2. Rhythmos is an open system in steady-state. Our rhythmic system is constantly adjusting itself to maintain a biomusical homeostasis. It is an open system, subject to rhythmic influence from the environment. As an example, witness the use of sedative and stimulative music to both slow down and to speed up the organism.
3. Rhythmos has the capacity for creative self-reorganization in the face of challenge. Rhythm is something we get better at the more we do it. Michael Thaut points out that, “auditory rhythm improves the temporal, spatial, and force aspects of the total movement pattern in therapy and not just the timing of movement endings in coincidence with a beat” (Thaut, Davis & Gfeller, 1999, p. 238). Rhythmos provides a flexible system of many levels, generating new patterns for the arrhythmia of our lives.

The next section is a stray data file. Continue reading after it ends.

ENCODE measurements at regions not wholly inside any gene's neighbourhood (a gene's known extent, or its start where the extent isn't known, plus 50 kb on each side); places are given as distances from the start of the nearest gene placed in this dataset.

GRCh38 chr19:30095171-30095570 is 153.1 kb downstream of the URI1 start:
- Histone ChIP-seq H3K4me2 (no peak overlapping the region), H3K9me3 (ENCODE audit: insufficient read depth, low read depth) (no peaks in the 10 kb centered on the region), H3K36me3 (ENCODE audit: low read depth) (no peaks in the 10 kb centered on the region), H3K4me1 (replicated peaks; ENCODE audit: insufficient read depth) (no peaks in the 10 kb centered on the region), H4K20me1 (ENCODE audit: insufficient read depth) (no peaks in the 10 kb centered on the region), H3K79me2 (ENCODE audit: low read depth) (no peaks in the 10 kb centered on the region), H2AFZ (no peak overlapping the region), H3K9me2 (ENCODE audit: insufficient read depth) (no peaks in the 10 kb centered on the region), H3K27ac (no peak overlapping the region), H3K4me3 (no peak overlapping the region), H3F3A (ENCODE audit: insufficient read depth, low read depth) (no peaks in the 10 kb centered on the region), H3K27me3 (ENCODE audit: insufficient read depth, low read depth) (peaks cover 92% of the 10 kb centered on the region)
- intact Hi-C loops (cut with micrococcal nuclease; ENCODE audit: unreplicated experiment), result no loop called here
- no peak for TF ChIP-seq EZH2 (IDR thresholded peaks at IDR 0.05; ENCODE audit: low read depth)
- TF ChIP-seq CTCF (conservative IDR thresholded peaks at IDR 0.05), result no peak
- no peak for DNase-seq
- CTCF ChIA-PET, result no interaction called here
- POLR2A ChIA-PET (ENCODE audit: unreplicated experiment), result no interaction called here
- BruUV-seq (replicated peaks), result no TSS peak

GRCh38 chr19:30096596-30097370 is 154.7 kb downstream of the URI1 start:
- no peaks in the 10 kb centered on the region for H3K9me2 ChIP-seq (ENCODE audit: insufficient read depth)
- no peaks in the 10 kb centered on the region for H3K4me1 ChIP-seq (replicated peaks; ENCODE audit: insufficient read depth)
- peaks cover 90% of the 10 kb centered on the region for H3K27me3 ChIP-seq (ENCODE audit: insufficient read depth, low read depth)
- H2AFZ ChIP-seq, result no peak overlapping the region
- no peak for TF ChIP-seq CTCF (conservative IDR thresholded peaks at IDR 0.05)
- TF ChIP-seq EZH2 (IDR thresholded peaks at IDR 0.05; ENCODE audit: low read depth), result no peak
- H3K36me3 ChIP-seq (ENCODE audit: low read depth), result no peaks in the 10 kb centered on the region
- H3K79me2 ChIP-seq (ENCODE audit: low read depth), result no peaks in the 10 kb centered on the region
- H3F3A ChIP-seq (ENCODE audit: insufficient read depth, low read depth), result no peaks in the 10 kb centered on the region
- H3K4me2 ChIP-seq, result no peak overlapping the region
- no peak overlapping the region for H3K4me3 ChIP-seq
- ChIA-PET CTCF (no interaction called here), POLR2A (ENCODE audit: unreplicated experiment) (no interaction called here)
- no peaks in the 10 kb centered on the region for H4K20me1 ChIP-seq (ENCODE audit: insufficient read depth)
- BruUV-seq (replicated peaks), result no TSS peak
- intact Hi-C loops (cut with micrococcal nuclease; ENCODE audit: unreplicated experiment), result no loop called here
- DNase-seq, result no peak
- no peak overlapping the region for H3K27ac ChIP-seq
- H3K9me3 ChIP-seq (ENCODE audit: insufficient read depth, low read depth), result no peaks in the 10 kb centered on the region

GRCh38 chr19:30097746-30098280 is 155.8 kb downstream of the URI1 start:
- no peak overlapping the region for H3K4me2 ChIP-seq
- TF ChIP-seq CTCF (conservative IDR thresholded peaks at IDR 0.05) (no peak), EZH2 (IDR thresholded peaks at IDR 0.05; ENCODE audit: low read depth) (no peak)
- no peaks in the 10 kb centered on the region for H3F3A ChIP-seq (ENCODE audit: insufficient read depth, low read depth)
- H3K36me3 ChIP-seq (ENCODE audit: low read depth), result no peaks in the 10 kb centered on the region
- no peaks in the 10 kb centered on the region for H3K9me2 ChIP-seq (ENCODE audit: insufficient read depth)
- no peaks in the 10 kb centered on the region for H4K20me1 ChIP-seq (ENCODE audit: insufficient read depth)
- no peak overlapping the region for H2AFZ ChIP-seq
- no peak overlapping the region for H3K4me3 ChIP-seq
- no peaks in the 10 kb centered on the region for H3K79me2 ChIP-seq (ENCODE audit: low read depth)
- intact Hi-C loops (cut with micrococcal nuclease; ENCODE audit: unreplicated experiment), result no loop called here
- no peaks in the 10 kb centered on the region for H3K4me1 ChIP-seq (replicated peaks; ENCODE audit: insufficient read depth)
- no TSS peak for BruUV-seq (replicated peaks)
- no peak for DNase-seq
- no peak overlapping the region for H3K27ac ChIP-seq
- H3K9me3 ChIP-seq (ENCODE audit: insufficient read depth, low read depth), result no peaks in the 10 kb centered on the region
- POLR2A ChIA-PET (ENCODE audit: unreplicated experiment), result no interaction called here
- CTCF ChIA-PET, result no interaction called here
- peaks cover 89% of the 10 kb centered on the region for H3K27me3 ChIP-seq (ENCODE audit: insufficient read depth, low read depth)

4. Rhythmos is a coordinating interface in a hierarchical structure. All rhythms are forms of periodicity. The rhythmic subsystem is vibration, that level where sounds manifest and take shape. Vibrational units join together to become the holon rhythm, a regularly recurring motion that proceeds in time-ordered, alternating sequence. One important element of the periodicity called rhythm is pulse, the ongoing, steady, underlying beat. Another aspect of rhythm is pace, the duration of the space between pulses. Lastly, various holon-rhythms join together in the suprasystem cycles, the level where larger patterns emerge, patterns connected to many more natural systems. The cycles of musical rhythm interface with biological rhythms to make rhythmos.
Periodicity, the tendency of an event to recur in cyclic intervals, is one of the basic foundations upon which physiological function is sustained, and is an inherent characteristic in music. (Schneck & Berger, 2006, p. 138)